A comparison with a Jewish ritual, known as tashlih, which is still observed today, may make this clearer. On the afternoon of the first day of the Jewish New Year, it is customary to visit a natural body of water, throw crumbs of bread into it, and read certain verses from Scripture, including Micah 7:19:

He will take us back in love; He will cover up our iniquities, You will hurl all their sins into the depths of the sea.

The point of this ceremony is to symbolize the longing for divine forgiveness. It might be said that the bread crumbs represent sins, and that they are borne away by the waters of the river or stream. No one would think that the water was somehow going to suffer for the sins of the participants in the ritual, or that Micah meant to say that the depths of the sea would be spiritually burdened with the sins of men. The point is that the sins are forgiven, cast away to the inaccessible depths from which they can never return.

Even when understood in this way, the scapegoat ritual (or rather the entire ritual procedure of the Day of Atonement of which the scapegoat was merely one element) might still have been misconstrued by some worshippers as mechanically forcing God to forgive their sins. The same might be said of the tashlih ceremony, or for that matter, of the Christian sacraments. In fact, this kind of misunderstanding is endemic to practically all religious ritual and hardly gives cause to isolate the scapegoat for special criticism.

The deeper cultural roots of the misunderstanding of the scapegoat ritual become clear a few lines later in Rhees's article:

Perhaps we'd not find it incongruous - we'd not find the picture jams in in symbolizing what is intended for it - if you said that a man might take on himself the sins the people have had to bear, and to offer himself in atonement for them. But a goat?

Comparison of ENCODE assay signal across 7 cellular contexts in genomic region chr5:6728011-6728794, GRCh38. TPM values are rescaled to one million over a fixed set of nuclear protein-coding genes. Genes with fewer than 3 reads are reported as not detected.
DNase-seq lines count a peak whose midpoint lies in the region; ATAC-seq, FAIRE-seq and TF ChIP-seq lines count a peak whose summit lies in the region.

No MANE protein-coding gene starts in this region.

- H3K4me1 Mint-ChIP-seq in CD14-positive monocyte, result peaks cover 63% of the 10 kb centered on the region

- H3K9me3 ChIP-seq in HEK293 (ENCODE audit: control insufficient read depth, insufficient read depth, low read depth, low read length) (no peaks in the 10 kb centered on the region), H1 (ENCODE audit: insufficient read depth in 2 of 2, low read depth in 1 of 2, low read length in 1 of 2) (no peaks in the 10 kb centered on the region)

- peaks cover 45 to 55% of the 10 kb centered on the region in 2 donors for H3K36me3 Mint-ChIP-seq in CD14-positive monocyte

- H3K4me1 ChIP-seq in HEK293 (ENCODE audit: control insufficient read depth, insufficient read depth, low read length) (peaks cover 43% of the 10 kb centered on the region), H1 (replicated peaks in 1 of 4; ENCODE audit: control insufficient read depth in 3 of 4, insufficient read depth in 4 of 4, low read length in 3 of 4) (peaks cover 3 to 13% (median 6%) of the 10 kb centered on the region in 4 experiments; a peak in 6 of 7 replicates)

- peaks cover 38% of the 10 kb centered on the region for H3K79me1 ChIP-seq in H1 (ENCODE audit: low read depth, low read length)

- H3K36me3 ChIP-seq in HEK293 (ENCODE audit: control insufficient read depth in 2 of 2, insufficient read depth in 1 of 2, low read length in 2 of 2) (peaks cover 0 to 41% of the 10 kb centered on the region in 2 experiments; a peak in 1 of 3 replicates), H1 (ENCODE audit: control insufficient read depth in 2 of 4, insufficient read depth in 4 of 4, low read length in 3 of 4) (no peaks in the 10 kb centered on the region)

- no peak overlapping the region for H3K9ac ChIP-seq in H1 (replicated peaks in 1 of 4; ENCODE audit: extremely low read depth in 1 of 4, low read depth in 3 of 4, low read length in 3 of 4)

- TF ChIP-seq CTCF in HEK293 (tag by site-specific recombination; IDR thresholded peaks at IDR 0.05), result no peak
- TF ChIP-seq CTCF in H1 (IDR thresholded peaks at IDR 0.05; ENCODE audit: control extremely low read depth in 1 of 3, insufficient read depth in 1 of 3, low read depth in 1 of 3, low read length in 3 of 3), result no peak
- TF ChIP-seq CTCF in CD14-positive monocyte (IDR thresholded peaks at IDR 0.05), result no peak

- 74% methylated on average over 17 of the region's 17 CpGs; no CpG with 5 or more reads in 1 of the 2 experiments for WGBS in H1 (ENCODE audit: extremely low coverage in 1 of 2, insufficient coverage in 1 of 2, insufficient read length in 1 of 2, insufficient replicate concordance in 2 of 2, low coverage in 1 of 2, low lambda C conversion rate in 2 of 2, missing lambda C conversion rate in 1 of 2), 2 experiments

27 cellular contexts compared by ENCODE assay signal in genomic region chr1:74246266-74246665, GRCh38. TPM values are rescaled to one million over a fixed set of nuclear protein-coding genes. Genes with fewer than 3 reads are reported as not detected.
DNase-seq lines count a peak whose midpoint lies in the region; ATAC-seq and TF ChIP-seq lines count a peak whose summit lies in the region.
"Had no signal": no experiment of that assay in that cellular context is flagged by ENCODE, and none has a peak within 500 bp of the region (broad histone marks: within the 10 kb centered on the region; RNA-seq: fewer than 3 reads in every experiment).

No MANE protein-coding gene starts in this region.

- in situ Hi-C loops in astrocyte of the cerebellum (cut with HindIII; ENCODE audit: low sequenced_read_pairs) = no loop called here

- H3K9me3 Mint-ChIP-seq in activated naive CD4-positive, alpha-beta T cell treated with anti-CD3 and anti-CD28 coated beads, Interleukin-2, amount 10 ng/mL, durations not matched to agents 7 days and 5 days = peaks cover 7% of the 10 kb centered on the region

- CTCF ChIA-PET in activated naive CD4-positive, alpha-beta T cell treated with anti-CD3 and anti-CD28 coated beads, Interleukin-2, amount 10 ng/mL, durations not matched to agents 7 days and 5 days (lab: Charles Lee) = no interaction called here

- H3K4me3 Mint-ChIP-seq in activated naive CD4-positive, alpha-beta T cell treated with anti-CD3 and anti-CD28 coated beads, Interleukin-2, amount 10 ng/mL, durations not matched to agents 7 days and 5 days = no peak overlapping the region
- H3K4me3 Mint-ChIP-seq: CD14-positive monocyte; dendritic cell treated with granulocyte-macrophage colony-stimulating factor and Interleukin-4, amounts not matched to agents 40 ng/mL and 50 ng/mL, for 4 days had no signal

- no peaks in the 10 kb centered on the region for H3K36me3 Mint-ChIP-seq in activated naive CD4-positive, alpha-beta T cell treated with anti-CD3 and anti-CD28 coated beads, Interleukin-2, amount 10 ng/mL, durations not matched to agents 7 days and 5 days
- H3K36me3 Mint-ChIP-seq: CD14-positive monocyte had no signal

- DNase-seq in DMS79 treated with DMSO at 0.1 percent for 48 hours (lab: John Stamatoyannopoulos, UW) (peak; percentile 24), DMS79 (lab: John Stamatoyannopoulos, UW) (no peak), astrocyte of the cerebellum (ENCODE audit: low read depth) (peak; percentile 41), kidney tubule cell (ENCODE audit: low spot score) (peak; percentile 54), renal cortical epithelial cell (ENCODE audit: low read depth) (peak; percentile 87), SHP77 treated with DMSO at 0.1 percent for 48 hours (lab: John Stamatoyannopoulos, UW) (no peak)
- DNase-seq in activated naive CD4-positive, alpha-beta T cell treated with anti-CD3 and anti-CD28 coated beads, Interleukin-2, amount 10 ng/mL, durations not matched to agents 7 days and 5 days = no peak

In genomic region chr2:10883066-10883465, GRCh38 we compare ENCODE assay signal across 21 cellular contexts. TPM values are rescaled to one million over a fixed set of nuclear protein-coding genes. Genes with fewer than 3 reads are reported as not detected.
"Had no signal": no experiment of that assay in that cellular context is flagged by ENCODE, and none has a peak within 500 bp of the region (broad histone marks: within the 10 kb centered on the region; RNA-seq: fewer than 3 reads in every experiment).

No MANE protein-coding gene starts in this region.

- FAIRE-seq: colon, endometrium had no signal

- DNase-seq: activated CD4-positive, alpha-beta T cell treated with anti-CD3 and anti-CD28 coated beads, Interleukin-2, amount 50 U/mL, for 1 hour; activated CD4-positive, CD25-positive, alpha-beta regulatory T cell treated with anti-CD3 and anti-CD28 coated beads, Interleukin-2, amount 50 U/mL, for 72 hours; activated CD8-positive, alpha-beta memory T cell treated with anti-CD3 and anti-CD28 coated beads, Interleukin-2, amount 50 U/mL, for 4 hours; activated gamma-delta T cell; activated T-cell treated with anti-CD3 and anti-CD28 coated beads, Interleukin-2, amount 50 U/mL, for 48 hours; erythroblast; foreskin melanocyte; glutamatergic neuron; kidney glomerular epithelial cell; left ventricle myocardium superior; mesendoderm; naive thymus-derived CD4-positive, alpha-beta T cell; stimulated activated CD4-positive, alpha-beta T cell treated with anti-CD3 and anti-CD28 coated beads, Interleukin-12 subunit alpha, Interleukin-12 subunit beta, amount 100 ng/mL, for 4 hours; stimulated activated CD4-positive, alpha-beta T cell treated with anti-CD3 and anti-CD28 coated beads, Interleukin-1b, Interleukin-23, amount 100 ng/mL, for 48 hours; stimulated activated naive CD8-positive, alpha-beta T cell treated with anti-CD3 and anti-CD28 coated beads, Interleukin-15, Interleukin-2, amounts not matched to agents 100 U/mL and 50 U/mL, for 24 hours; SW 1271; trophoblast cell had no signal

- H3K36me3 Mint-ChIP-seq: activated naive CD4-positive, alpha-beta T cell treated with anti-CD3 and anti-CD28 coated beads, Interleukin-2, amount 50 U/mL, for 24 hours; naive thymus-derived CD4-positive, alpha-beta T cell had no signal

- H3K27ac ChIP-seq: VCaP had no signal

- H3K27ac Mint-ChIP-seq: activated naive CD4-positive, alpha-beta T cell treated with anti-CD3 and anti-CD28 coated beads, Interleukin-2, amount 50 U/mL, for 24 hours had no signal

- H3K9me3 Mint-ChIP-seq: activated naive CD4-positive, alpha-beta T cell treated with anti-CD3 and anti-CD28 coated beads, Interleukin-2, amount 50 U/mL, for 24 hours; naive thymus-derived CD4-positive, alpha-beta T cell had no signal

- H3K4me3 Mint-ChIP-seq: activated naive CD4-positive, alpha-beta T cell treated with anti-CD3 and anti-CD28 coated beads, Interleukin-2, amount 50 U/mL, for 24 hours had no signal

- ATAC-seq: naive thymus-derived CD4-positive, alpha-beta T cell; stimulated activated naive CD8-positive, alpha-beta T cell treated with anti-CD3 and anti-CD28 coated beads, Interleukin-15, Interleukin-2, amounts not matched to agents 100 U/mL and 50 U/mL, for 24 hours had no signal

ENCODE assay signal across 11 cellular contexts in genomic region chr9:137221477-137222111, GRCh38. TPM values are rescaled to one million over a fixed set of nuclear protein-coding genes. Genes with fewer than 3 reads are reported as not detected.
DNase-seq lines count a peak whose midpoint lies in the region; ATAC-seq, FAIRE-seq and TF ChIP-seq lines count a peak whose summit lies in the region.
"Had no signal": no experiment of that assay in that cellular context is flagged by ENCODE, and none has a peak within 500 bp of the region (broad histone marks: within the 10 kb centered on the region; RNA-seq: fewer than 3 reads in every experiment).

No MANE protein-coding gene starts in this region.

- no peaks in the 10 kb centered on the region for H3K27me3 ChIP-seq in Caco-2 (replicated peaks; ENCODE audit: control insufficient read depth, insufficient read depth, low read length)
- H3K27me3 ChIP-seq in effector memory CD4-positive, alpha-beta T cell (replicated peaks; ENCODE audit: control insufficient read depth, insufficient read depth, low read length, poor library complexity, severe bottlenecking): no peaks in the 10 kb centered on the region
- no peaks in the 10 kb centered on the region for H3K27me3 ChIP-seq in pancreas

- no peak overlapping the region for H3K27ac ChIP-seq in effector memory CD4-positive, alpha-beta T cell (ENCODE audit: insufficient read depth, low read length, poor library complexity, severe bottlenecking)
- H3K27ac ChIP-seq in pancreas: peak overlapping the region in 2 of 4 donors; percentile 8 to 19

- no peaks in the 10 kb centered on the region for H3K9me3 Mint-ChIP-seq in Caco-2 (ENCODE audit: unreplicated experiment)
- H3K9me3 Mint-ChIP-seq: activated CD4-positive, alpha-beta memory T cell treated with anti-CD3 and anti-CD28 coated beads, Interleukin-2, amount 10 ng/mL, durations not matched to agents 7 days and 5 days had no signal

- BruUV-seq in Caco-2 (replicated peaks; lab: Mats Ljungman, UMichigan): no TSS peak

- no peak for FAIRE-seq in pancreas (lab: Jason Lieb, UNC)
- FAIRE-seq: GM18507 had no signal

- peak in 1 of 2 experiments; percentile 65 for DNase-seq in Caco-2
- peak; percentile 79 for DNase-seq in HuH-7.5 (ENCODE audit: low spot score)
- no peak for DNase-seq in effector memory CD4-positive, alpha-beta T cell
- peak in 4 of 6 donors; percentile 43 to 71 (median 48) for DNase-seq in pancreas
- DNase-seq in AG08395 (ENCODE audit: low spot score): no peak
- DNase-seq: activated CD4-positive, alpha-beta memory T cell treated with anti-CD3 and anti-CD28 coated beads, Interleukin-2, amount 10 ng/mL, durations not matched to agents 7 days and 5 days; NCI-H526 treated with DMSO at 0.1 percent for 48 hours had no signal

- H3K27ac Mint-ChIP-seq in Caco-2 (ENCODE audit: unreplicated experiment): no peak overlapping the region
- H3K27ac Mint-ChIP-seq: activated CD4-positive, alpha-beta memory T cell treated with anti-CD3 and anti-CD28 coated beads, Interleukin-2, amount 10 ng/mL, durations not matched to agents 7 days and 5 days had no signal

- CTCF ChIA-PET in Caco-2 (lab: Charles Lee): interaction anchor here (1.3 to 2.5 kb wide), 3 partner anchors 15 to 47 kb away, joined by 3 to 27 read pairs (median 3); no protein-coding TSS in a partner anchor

Rhees has let the cat out of the bag. The notion of a man taking on the sins of others and offering himself (or should I write Himself) in atonement for them is all too familiar. Rhees has been mislead by the application of a picture - the Christ idea - to a culture in which it simply had no application. I would suggest that the "false picture" which the scapegoat is thought to project was simply not available to those who actually performed and observed the ritual.
By modeling his interpretation of the scapegoat ritual on the crucifixion, Rhees reduces it to a kind of confused religious farce. Of course, a goat does not make for a terribly impressive Christ figure. Worse yet, the ritual does not make for a convincing analogy to the crucifixion. Scripture gives us no reason to believe that the goat suffered at all: and the goat shall be set free in the wilderness, not such a terrible fate for an animal living in a culture with an active sacrificial cult! (Later, Talmudic, sources do state that the goat was killed in the wilderness, but apparently the point of this was to make sure that it did not wander back into inhabited territory)9. But why force an analogy which merely obscures that which it is meant to make clear? Isn't it more reasonable to conclude that the scapegoat is simply not comparable to Christ?